By Kevin Price, Publisher and Editor in Chief, USDR.
US Senators Rand Paul (R-KY) and Bernie Sanders (I-VT) seem to have very little in common. They are in different generations, running for the nominations of different parties, and seem to be on the exact opposite of the ideological spectrum. Besides being white men, these two should have very little they can agree upon.
However they seem to have a similar message when it comes to the inappropriate power of big business. I was recently in Boston, just a couple of weeks before the New Hampshire primaries and I was deluged by the many commercials being blasted into the Granite State from both political parties. The one advertisement that kept grabbing my attention was for the Bernie Sanders campaign in which he tells an audience, “the federal government does not regulate business, business regulates the government. This would change under a Sanders administration”
What Sanders is alluding to is a concept known as “regulatory capture,” which is a form of political corruption that happens when a regulatory agency, created ostensibly to act in the public interest, instead advances the objectives of the actual companies they are suppose to regulate.
There are many examples of this throughout US business history. A great example was the Americans with Disabilities Act (ADA), which passed and became law under the George H. W. Bush administration. By the time this bill became law, the vast majority of Americans — included those in business — wanted to make sure people with legitimate handicaps were able to get the service they wanted or needed without obstructions at the places they do business.
The law, when it was passed, had detailed and expensive regulatory requirements for implementation that literally put many small companies our of business. Who pushed for requirements that would put small businesses on the ropes? Mega corporations and their lobbyists who had already implemented those type of policies in their own companies were actually pushing for the federal government to require them on businesses of all sizes. In a way, it is form of protectionism for the largest companies that can easily comply, but could put smaller businesses into bankruptcy. Calls by groups such as the National Federation of Independent Businesses (NFIB) for a reasonable approach that called for objectives rather than tactics (allowing companies instead of the government to determine the way the law was implemented), fell on deaf ears both in the Bush administration and the Democrats that held majorities in both Houses of Congress. They argued that such a bill was pro-business because organizations representing companies were advocating for them. They did not seem to get that it was only big businesses advocating for such. Regulatory capture is a powerful tool used by corporations to avoid rules that would harm their bottom line or to punish companies they see as competition. This is not the type of regulatory capture that Sanders says he is concerned about. I doubt seriously if he worries about the fate of small businesses under such onerous laws. He seems only concerned about businesses not being regulated “enough.”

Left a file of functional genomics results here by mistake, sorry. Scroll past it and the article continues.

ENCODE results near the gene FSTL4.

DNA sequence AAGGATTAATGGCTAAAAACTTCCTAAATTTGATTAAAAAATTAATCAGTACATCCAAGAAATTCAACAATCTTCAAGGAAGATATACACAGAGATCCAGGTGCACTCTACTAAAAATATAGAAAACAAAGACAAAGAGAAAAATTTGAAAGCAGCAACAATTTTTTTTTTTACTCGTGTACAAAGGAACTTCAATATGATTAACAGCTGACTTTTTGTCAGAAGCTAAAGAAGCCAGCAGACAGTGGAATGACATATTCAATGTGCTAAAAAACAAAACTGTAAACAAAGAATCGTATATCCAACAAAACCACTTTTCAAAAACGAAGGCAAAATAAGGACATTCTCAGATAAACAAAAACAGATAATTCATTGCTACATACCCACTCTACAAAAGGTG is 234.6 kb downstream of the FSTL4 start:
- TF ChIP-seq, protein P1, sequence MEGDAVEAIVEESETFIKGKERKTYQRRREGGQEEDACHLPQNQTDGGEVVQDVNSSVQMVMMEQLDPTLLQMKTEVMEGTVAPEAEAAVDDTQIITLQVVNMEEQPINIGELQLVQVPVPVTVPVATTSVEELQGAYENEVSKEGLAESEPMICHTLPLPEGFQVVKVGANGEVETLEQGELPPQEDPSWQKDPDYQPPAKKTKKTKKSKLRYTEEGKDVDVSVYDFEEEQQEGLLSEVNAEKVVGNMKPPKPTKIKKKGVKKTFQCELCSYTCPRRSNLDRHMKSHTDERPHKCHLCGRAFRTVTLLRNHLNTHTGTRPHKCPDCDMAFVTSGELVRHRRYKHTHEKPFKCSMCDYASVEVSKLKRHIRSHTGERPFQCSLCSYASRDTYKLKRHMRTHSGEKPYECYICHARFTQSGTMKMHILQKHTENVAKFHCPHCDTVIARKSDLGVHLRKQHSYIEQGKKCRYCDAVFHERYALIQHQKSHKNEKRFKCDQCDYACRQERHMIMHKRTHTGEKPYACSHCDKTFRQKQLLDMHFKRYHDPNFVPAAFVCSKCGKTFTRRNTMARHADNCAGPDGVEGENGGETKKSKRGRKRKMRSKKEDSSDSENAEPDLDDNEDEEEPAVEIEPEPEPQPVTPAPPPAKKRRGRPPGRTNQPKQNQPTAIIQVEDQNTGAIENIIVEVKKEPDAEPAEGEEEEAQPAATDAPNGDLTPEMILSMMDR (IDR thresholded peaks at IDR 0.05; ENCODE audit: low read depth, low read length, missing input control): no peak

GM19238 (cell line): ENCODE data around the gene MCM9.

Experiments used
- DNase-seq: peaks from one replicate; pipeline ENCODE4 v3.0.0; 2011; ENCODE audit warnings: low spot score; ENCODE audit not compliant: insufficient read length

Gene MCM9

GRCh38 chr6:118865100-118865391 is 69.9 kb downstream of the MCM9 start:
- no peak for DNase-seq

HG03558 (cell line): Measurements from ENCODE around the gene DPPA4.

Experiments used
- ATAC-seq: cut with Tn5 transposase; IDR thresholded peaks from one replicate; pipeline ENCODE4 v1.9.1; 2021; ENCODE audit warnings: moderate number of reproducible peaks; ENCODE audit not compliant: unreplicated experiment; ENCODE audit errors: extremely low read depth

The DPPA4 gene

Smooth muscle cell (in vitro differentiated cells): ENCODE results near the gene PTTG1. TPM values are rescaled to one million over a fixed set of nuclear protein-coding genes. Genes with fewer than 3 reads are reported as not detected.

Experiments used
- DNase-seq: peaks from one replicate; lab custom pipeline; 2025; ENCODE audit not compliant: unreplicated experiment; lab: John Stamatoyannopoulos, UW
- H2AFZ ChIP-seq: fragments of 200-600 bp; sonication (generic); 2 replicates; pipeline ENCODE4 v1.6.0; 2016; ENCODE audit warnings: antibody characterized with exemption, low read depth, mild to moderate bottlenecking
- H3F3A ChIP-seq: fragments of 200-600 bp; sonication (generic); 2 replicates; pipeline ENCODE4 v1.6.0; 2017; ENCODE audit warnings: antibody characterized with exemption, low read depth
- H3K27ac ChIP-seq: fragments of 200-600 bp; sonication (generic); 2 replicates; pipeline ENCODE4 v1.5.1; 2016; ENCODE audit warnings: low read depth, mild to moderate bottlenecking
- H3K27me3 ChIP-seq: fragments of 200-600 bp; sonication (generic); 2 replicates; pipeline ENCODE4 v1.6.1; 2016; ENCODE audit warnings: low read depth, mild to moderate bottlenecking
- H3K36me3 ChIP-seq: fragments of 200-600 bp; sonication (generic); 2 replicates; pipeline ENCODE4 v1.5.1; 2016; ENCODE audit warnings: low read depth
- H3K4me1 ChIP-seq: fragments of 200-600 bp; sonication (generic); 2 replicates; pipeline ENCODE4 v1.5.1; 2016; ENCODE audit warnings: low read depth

Rand Paul also argues against regulatory capture, particularly the type described above. The type that cripples a small business and gives a leg up to mega corporations.
How would Sanders reduce regulatory capture? Basically by continually consolidating the power of the federal government and giving it more authority. He would make these laws uniform nationwide and shrink the power of the states in fighting this battle in a more competitive way in which the best approaches to regulation would rise to the top. Because he would continue to put the power in the federal government, Sanders would continue to make it easy for big business to lobby in order to get the regulations they can live with and use DC as a tool to hamper its small business competition. Back to my question, how would Sanders reduce regulatory capture? He would not, it would be, surprisingly, business as usual.
How would Rand Paul reduce regulatory capture? From day one he would wage a systematic war on the current Federal Register of Regulations and would put particular focus on those that favor big business at the expense of small ones (which, arguably, is the vast majority of them). He would shift as many logical regulations as possible to the states’ responsibility, which would provide a “divide and conquer” approach in dealing with big business and its propensity towards regulatory capture. Clearly the big business lobby would prefer dealing with the federal government with its “one size fits all” approach than being required to go to 50 states to get its agenda passed. This attitude to government would also address another problem millions of Americans are concerned about — too much money in federal political campaigns. Reduce the federal government’s influence and watch the power of big business fade.
What would Rand Paul do about regulatory capture? Unlike Bernie Sanders, plenty.